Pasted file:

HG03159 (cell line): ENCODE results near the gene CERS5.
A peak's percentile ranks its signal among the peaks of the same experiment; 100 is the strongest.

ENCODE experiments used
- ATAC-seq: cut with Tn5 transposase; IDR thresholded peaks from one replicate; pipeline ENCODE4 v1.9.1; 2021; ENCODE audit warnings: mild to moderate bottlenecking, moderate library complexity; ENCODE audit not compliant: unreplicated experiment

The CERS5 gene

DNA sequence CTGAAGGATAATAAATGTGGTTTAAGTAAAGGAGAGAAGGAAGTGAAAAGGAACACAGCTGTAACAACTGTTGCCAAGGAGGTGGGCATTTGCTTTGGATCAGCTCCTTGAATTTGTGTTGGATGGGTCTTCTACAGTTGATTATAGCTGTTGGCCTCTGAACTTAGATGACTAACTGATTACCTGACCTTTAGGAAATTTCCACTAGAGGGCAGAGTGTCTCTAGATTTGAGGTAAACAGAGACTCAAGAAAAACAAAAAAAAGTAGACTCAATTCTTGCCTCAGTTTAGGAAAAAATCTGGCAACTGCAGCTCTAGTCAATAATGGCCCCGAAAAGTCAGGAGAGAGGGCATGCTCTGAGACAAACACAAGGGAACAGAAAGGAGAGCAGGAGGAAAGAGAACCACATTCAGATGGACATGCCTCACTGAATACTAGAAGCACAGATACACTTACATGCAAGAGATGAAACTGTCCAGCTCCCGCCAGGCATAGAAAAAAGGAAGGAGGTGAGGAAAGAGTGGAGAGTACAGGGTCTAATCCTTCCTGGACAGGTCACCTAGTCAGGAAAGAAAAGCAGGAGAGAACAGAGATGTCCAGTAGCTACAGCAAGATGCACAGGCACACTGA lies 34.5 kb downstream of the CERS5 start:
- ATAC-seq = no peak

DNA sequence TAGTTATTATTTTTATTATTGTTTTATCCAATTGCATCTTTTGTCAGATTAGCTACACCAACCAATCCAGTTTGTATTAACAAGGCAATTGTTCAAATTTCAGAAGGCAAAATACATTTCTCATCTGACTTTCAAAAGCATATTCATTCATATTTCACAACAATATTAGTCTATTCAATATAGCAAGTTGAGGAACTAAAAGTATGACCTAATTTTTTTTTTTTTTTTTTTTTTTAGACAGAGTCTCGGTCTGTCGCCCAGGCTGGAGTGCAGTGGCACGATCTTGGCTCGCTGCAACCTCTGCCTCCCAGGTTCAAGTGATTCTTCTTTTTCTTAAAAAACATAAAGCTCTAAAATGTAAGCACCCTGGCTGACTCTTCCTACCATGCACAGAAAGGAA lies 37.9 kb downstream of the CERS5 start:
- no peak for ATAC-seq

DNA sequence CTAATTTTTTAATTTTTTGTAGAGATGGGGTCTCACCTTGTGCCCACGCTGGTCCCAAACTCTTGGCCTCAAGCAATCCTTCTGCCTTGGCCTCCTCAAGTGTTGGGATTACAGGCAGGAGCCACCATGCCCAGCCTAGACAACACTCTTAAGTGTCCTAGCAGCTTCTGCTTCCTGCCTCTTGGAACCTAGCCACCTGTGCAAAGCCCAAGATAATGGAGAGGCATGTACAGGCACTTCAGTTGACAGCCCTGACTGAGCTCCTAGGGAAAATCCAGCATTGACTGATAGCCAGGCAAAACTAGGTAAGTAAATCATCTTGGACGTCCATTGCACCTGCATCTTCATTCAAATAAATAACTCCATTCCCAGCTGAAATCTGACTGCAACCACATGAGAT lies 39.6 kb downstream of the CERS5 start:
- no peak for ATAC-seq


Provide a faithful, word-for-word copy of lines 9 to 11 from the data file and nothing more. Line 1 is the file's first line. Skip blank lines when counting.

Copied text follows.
- no peak for ATAC-seq

DNA sequence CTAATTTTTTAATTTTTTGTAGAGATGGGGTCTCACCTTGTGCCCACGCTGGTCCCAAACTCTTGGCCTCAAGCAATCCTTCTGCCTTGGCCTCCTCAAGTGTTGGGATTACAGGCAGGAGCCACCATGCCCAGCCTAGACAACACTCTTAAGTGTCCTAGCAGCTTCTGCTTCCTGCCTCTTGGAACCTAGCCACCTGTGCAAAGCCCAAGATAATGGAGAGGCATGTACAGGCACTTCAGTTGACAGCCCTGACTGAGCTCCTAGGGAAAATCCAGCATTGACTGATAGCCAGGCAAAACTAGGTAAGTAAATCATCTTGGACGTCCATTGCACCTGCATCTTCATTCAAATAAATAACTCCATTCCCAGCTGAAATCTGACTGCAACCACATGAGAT lies 39.6 kb downstream of the CERS5 start:
- no peak for ATAC-seq